Illinois Republican gubernatorial candidate Bruce Rauner says under certain conditions, he would support a higher minimum wage in his state. Seth Perlman/AP hide caption

toggle caption Seth Perlman/AP

Shifting Stance, Some GOP Candidates Back State Minimum Wage Hikes

  • Download
  • <iframe src="https://www.npr.org/player/embed/351246893/351246894" width="100%" height="290" frameborder="0" scrolling="no" title="NPR embedded audio player">
  • Transcript

Retailers' Customers Cautioned As Cyberattacks Continue

  • Download
  • <iframe src="https://www.npr.org/player/embed/349756510/349756511" width="100%" height="290" frameborder="0" scrolling="no" title="NPR embedded audio player">
  • Transcript

Conrad Goetzinger and Cassandra Rose struggle to pay their bills as $760 is garnished from their paychecks every two weeks by debt collectors. Twice, Goetzinger's bank account has been emptied by collectors after he failed to payoff a loan for a laptop. Eric Francis/AP for ProPublica hide caption

toggle caption Eric Francis/AP for ProPublica

With Debt Collection, Your Bank Account Could Be At Risk

  • Download
  • <iframe src="https://www.npr.org/player/embed/348709389/348903324" width="100%" height="290" frameborder="0" scrolling="no" title="NPR embedded audio player">
  • Transcript

A soldier guards a pipe en route to the Kawergosk Refinery near Irbil, the capital of the autonomous Kurdish region of northern Iraq, in July. Fighting in northern Iraq forced the closure of the country's largest oil refinery, Baiji, and cut production from the Kirkuk oil field this summer. Safin Hamed/AFP/Getty Images hide caption

toggle caption Safin Hamed/AFP/Getty Images

With Turmoil Roiling Abroad, Why Aren't Oil Prices Bubbling Up?

  • Download
  • <iframe src="https://www.npr.org/player/embed/348685733/348765034" width="100%" height="290" frameborder="0" scrolling="no" title="NPR embedded audio player">
  • Transcript

Kevin Evans relaxes in his small apartment after arriving home from work. Evans, who lost income and his home in the recession, is now having his wages garnished after falling behind on his credit card payments. Colin E. Braley/AP for ProPublica hide caption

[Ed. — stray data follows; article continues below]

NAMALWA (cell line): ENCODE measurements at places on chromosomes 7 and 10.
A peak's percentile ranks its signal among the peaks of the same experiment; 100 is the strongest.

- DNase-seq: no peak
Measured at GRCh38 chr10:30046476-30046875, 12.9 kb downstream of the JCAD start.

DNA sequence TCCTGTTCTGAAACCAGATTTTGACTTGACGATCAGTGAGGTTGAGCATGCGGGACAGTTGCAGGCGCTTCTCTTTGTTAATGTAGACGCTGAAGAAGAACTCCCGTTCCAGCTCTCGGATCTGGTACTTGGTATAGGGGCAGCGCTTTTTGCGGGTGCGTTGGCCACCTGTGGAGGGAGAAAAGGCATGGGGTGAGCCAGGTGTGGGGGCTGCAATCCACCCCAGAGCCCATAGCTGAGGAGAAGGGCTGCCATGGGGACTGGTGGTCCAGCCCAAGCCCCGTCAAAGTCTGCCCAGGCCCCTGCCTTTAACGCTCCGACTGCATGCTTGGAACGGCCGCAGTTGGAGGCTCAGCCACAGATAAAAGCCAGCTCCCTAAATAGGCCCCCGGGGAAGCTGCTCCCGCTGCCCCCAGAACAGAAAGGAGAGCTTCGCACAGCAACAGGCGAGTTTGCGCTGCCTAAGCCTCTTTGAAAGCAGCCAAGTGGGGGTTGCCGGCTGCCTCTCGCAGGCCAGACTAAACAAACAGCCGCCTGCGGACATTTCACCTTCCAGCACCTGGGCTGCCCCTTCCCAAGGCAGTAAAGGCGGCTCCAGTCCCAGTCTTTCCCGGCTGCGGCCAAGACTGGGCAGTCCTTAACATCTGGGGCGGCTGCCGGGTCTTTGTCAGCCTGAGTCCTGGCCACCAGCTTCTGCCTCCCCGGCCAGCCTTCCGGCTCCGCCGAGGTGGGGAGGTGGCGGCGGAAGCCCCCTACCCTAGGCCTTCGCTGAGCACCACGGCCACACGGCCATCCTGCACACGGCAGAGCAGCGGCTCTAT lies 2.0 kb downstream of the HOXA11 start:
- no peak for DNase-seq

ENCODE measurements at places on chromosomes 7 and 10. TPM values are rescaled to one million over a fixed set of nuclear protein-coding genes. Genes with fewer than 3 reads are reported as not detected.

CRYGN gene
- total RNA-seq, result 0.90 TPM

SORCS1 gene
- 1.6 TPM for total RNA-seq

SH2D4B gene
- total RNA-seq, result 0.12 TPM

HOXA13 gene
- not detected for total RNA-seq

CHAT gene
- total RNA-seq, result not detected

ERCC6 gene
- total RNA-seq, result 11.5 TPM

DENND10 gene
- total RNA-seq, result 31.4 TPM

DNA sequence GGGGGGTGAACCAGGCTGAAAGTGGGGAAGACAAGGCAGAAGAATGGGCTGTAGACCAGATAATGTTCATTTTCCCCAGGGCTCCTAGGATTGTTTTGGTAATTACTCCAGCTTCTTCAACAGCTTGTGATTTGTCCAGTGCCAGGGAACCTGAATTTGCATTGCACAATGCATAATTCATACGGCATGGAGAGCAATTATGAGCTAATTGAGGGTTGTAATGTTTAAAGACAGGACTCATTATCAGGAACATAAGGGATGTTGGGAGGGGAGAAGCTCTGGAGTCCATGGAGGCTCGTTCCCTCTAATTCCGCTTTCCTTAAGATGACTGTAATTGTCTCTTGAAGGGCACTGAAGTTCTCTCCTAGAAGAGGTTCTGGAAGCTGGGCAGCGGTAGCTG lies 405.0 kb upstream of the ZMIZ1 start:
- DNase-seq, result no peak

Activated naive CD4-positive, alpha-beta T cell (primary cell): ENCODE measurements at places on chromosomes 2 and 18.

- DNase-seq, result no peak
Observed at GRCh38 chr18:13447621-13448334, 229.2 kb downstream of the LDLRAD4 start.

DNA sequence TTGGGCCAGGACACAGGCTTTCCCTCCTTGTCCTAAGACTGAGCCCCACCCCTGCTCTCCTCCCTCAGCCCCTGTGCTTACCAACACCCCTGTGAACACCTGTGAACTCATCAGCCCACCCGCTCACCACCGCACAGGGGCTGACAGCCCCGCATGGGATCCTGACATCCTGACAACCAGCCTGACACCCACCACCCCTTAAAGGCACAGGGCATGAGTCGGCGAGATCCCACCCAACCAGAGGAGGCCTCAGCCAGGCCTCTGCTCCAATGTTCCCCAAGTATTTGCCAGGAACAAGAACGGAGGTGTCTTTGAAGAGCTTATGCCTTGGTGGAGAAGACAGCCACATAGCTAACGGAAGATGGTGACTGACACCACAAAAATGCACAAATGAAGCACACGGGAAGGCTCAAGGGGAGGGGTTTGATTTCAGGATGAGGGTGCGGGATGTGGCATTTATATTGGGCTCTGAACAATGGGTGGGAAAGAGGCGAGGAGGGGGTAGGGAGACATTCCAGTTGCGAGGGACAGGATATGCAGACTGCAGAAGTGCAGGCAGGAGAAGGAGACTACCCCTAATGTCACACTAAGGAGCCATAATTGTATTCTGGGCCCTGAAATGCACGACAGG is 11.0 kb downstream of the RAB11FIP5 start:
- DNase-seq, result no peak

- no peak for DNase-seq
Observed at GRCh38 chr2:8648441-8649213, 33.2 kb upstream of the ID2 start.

toggle caption Colin E. Braley/AP for ProPublica

Millions Of Americans' Wages Seized Over Credit Card And Medical Debt

  • Download
  • <iframe src="https://www.npr.org/player/embed/347957729/348612879" width="100%" height="290" frameborder="0" scrolling="no" title="NPR embedded audio player">
  • Transcript

Apple CEO Tim Cook speaks in Cupertino, Calif., on Tuesday. The company unveiled a new mobile payment system called Apple Pay, which uses security built into the latest iPhones. Justin Sullivan/Getty Images hide caption

toggle caption Justin Sullivan/Getty Images

A standard "trunk" from men's online styling service Trunk Club. Colin Marshall/NPR hide caption

toggle caption Colin Marshall/NPR

Try This On For Size: Personal Styling That Comes In The Mail

  • Download
  • <iframe src="https://www.npr.org/player/embed/344266076/346879411" width="100%" height="290" frameborder="0" scrolling="no" title="NPR embedded audio player">
  • Transcript

Wetzel's Pretzels employee Emperatriz Orozco hands out free samples at the Westfield Valley Fair Mall. Steve Henn/NPR hide caption

toggle caption Steve Henn/NPR

A Mall With Two Minimum Wages

  • Download
  • <iframe src="https://www.npr.org/player/embed/343430393/343900905" width="100%" height="290" frameborder="0" scrolling="no" title="NPR embedded audio player">
  • Transcript